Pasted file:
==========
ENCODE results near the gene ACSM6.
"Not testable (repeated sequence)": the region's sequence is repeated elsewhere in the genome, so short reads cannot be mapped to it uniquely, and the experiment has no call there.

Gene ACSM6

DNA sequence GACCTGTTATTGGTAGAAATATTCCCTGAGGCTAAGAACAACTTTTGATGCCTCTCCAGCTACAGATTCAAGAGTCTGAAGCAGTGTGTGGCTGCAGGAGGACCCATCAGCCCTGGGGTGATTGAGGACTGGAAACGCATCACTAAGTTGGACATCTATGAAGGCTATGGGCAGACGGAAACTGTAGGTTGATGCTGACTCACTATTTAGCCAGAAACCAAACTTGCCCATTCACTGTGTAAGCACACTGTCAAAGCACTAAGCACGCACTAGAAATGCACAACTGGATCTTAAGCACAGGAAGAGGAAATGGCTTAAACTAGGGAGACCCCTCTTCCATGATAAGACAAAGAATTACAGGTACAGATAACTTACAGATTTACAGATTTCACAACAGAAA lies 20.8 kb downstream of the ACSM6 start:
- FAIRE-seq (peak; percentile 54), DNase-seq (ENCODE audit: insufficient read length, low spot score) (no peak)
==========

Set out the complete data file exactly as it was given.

ENCODE results near the gene ACSM6.
"Not testable (repeated sequence)": the region's sequence is repeated elsewhere in the genome, so short reads cannot be mapped to it uniquely, and the experiment has no call there.

Gene ACSM6

DNA sequence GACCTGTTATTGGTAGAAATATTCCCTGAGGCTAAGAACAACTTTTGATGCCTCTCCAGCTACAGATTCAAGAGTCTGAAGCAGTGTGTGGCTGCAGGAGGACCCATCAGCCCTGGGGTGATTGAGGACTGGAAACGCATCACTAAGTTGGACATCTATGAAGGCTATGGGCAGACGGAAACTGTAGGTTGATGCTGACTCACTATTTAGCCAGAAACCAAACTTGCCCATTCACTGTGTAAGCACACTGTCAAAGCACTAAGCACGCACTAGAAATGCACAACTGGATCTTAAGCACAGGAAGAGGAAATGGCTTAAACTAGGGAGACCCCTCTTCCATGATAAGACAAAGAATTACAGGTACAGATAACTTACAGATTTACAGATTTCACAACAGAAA lies 20.8 kb downstream of the ACSM6 start:
- FAIRE-seq (peak; percentile 54), DNase-seq (ENCODE audit: insufficient read length, low spot score) (no peak)